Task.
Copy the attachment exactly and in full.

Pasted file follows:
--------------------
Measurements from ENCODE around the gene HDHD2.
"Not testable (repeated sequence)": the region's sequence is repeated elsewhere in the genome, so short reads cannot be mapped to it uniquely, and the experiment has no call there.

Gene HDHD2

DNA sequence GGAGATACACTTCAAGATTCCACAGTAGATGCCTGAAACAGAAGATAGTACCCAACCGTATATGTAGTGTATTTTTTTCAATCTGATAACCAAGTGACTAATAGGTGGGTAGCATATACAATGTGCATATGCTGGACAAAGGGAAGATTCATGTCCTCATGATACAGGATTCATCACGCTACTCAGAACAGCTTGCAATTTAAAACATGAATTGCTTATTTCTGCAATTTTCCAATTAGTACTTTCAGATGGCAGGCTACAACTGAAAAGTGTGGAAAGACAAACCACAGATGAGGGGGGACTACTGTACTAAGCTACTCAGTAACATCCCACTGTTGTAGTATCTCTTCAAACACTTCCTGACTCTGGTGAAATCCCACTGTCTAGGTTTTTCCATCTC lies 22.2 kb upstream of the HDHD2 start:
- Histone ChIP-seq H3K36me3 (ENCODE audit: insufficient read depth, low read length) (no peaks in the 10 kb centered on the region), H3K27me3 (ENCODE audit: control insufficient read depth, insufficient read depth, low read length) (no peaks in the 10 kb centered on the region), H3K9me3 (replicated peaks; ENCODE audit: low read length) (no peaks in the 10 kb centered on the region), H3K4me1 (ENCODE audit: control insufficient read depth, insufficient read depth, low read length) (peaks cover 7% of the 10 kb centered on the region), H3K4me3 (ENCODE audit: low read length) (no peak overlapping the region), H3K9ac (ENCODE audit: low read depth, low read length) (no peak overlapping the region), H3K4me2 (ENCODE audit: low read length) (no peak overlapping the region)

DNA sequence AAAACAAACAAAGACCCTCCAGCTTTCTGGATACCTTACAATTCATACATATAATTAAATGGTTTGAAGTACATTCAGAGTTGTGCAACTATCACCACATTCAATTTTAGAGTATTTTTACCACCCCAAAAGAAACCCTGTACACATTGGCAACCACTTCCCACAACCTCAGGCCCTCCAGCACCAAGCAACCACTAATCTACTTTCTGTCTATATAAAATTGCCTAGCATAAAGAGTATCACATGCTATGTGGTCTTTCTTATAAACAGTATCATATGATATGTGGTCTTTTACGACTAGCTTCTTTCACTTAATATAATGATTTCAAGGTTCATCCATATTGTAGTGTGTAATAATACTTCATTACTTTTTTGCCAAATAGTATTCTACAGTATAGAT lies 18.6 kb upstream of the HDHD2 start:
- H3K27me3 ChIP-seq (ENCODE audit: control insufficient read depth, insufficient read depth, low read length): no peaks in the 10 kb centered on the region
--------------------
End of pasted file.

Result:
Measurements from ENCODE around the gene HDHD2.
"Not testable (repeated sequence)": the region's sequence is repeated elsewhere in the genome, so short reads cannot be mapped to it uniquely, and the experiment has no call there.

Gene HDHD2

DNA sequence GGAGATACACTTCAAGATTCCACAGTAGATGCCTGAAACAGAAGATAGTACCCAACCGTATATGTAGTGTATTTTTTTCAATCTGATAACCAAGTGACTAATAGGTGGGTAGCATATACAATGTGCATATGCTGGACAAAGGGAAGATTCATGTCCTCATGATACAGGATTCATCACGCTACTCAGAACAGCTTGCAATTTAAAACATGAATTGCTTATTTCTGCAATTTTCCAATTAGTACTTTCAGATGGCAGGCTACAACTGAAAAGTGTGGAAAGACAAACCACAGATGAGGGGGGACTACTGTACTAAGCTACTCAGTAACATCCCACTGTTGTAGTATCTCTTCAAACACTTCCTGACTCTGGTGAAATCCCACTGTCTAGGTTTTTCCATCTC lies 22.2 kb upstream of the HDHD2 start:
- Histone ChIP-seq H3K36me3 (ENCODE audit: insufficient read depth, low read length) (no peaks in the 10 kb centered on the region), H3K27me3 (ENCODE audit: control insufficient read depth, insufficient read depth, low read length) (no peaks in the 10 kb centered on the region), H3K9me3 (replicated peaks; ENCODE audit: low read length) (no peaks in the 10 kb centered on the region), H3K4me1 (ENCODE audit: control insufficient read depth, insufficient read depth, low read length) (peaks cover 7% of the 10 kb centered on the region), H3K4me3 (ENCODE audit: low read length) (no peak overlapping the region), H3K9ac (ENCODE audit: low read depth, low read length) (no peak overlapping the region), H3K4me2 (ENCODE audit: low read length) (no peak overlapping the region)

DNA sequence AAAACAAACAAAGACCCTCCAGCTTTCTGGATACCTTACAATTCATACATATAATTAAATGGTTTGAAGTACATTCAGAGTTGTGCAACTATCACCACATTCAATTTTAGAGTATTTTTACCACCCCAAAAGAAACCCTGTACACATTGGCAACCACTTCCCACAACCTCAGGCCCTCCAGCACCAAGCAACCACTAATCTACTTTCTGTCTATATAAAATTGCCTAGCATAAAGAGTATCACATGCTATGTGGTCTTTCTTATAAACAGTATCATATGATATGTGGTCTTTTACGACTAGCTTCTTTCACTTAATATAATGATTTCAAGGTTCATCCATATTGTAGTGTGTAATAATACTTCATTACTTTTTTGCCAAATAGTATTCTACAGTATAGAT lies 18.6 kb upstream of the HDHD2 start:
- H3K27me3 ChIP-seq (ENCODE audit: control insufficient read depth, insufficient read depth, low read length): no peaks in the 10 kb centered on the region